- BACK and NECK CONDITIONS
- Cervical Radiculopathy
- Neck pain
- Persisting low back pain with or without sciatica
- HIP CONDITIONS
- Femoroacetabular Impingement (FAI) of the Hip
- Greater Trochanteric Pain Syndrome (GTPS) of the hip
- Labral Tears of the hip
- Osteoarthritis of the Hip
- KNEE CONDITIONS
- Acute Meniscal Injury of the Knee
- Degenerative Meniscal Tear of the Knee
- Knee Ligament Injuries
- Osteoarthritis of the Knee
- Patella Tendinopathy
- FOOT and ANKLE CONDITIONS
- Achillies tendonopathy
- Ankle Sprain
- Plantar fasciitis
- SHOULDER CONDITIONS
- Frozen Shoulder Contracture Syndrome
- Rotator Cuff Syndrome of the Shoulder
- Shoulder Osteoarthritis
- Sub-acromial Pain Syndrome (Shoulder impingement)
- ELBOW CONDITIONS
- Lateral Epicondylitis (tennis elbow)
- Medial Epicondylitis (golfer's elbow)
- WRIST and HAND CONDITIONS
- Carpal Tunnel Syndrome
- Tendon Injuries of the Wrist and Hand
- Thumb Osteoarthritis
An ankle sprain is an injury to the tough bands of tissue (ligaments) that surround and connect the bones around the ankle joint. It typically happens when you accidentally twist or turn your ankle in an awkward way. This can stretch or tear the ligaments but can also affect tendons and blood vessels in the surrounding areas.
It is more common to damage the outside ligaments of your ankle when you have an inversion sprain (the bottom of your foot rolls inwards) but the inside ligaments can also be affected too.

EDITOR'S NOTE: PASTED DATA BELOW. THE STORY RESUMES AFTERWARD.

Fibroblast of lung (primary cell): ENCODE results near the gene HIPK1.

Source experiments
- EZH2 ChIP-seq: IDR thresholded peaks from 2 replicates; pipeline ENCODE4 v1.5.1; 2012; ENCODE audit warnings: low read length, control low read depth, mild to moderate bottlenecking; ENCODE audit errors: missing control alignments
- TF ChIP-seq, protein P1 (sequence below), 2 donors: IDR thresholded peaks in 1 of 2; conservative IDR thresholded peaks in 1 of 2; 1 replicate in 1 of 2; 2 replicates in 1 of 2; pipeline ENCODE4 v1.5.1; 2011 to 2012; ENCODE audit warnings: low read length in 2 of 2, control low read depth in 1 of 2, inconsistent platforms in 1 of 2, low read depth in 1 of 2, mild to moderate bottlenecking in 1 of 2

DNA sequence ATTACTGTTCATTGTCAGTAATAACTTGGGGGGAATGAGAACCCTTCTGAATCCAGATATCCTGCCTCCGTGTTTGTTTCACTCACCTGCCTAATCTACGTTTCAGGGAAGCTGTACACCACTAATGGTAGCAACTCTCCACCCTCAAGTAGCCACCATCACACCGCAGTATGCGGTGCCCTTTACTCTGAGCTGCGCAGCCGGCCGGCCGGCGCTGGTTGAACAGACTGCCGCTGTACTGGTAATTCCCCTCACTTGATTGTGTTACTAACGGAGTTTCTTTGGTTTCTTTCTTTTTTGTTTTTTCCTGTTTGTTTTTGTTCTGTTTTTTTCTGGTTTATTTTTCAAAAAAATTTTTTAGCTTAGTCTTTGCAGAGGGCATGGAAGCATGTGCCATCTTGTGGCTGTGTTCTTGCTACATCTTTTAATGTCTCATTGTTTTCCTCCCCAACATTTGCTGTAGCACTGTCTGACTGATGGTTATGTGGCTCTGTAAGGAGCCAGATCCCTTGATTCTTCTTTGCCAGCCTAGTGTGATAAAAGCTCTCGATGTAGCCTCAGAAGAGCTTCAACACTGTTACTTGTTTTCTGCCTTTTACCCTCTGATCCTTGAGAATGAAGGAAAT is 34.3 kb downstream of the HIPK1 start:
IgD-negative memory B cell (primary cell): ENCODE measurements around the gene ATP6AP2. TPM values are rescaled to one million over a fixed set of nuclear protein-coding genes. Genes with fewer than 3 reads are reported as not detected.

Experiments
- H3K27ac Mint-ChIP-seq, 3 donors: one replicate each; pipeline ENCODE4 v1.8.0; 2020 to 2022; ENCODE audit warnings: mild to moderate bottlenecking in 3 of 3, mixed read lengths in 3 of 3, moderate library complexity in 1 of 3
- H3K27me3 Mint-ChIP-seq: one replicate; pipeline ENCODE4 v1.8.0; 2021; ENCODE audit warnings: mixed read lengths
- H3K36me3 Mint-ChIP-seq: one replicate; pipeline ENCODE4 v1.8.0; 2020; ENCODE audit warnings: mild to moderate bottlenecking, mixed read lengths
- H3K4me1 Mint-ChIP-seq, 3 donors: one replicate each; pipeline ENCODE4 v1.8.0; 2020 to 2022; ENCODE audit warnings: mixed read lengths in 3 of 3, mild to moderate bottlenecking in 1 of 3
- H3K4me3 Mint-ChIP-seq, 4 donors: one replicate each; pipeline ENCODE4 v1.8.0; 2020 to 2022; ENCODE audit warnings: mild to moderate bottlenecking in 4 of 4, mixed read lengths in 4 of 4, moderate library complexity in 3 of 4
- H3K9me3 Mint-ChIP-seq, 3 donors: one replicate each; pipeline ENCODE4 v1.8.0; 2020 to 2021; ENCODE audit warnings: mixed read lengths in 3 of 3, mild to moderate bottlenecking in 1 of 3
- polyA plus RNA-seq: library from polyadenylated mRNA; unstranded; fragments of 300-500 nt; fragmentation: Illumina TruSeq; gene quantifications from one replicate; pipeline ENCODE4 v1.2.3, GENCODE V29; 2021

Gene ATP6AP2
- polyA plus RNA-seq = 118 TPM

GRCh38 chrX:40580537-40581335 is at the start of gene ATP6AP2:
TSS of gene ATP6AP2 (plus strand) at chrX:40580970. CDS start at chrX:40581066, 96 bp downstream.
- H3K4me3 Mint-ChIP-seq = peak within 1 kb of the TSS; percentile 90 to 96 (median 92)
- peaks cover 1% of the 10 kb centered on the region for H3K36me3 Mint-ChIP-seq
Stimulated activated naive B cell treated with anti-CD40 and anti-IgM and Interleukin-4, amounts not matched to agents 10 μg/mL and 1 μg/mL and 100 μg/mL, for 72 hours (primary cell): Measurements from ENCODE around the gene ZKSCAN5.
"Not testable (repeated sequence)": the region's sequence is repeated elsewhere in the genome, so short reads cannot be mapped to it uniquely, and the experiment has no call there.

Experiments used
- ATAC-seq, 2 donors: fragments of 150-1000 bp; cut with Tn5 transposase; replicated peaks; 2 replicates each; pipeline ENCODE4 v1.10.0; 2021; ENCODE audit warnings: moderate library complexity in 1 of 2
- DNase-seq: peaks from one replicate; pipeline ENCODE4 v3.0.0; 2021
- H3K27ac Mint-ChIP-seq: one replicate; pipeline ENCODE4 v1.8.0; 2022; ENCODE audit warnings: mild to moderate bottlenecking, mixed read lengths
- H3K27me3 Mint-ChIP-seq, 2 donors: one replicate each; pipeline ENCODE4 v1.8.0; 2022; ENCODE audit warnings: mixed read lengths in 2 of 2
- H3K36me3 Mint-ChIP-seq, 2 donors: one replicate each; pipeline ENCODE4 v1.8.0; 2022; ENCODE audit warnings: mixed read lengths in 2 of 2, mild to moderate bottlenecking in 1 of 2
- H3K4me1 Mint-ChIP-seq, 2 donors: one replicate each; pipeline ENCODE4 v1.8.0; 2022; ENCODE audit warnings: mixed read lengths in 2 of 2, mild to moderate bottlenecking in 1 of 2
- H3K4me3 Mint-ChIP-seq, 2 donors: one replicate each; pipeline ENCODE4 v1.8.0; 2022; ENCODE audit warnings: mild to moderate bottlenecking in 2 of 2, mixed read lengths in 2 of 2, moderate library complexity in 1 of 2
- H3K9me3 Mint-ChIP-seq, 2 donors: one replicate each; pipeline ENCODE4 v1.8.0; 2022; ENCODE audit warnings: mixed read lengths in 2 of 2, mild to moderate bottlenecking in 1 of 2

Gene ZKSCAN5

Following an ankle injury you will normally experience pain, bruising and sudden swelling and you may find it difficult to weight bear on that side.
Mild sprains can be treated at home with the RICE principle;
- Rest the affected area for at least the first 48 hours. You may require crutches to avoid putting weight on your leg.
- Ice can help to reduced swelling and inflammation. Only use ice for 20 minutes at a time but do not apply directly to the skin, use a damp cloth between the ice and the injured area.
- Compression can help to prevent additional swelling. Wear an elastic compression bandage and remove for sleeping.
- Elevation can help to reduce swelling. Recline when you rest, and put your leg up higher than your heart. The compression should be snug to the skin but not restricting blood flow.
As soon as you feel able to move the ankle joint it is important to try to regain some movement in it to prevent joint stiffness and muscle loss.The following exercises are useful for early range of movement.
It can take several weeks or months for a sprained ankle to heal completely and does depend on the severity of your sprain.
Generally you can walk on your ankle about a week after a sprain, can use it fully after 6-8 weeks and return to sport at 12 weeks.
If you feel your Ankle is not recovering properly after the sprain, or you are struggling to return to activity ask your doctor to consider a referral to the MSK service or refer yourself here.